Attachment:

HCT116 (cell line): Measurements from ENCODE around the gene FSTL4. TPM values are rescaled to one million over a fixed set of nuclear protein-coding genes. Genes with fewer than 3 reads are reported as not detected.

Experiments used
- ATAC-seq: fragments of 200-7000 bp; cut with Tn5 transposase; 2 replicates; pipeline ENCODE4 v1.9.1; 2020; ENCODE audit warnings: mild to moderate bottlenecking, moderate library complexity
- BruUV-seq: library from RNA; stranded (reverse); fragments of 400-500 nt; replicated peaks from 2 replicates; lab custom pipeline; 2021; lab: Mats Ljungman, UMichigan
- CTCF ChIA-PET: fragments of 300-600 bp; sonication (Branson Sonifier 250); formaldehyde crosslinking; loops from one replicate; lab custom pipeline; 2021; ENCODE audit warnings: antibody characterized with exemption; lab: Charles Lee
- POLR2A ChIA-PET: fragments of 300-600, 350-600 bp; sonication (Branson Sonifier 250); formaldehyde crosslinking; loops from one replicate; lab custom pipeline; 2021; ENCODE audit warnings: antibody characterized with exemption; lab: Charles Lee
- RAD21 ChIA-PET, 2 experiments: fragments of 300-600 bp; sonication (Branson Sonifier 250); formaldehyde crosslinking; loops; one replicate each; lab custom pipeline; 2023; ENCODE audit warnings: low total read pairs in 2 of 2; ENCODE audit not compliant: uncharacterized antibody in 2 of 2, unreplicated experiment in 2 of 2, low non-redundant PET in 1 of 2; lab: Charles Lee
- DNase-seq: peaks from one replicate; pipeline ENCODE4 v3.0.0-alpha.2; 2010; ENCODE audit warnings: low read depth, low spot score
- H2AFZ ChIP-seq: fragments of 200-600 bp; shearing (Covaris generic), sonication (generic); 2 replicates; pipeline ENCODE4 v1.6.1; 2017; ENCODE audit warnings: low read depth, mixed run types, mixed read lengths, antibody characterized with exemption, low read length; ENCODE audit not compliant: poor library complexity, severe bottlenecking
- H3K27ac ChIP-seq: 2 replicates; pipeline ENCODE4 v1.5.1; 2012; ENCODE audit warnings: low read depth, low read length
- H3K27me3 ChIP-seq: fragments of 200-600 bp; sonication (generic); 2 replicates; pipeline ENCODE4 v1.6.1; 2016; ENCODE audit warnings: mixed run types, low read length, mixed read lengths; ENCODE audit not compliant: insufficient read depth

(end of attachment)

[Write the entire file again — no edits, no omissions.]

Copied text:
HCT116 (cell line): Measurements from ENCODE around the gene FSTL4. TPM values are rescaled to one million over a fixed set of nuclear protein-coding genes. Genes with fewer than 3 reads are reported as not detected.

Experiments used
- ATAC-seq: fragments of 200-7000 bp; cut with Tn5 transposase; 2 replicates; pipeline ENCODE4 v1.9.1; 2020; ENCODE audit warnings: mild to moderate bottlenecking, moderate library complexity
- BruUV-seq: library from RNA; stranded (reverse); fragments of 400-500 nt; replicated peaks from 2 replicates; lab custom pipeline; 2021; lab: Mats Ljungman, UMichigan
- CTCF ChIA-PET: fragments of 300-600 bp; sonication (Branson Sonifier 250); formaldehyde crosslinking; loops from one replicate; lab custom pipeline; 2021; ENCODE audit warnings: antibody characterized with exemption; lab: Charles Lee
- POLR2A ChIA-PET: fragments of 300-600, 350-600 bp; sonication (Branson Sonifier 250); formaldehyde crosslinking; loops from one replicate; lab custom pipeline; 2021; ENCODE audit warnings: antibody characterized with exemption; lab: Charles Lee
- RAD21 ChIA-PET, 2 experiments: fragments of 300-600 bp; sonication (Branson Sonifier 250); formaldehyde crosslinking; loops; one replicate each; lab custom pipeline; 2023; ENCODE audit warnings: low total read pairs in 2 of 2; ENCODE audit not compliant: uncharacterized antibody in 2 of 2, unreplicated experiment in 2 of 2, low non-redundant PET in 1 of 2; lab: Charles Lee
- DNase-seq: peaks from one replicate; pipeline ENCODE4 v3.0.0-alpha.2; 2010; ENCODE audit warnings: low read depth, low spot score
- H2AFZ ChIP-seq: fragments of 200-600 bp; shearing (Covaris generic), sonication (generic); 2 replicates; pipeline ENCODE4 v1.6.1; 2017; ENCODE audit warnings: low read depth, mixed run types, mixed read lengths, antibody characterized with exemption, low read length; ENCODE audit not compliant: poor library complexity, severe bottlenecking
- H3K27ac ChIP-seq: 2 replicates; pipeline ENCODE4 v1.5.1; 2012; ENCODE audit warnings: low read depth, low read length
- H3K27me3 ChIP-seq: fragments of 200-600 bp; sonication (generic); 2 replicates; pipeline ENCODE4 v1.6.1; 2016; ENCODE audit warnings: mixed run types, low read length, mixed read lengths; ENCODE audit not compliant: insufficient read depth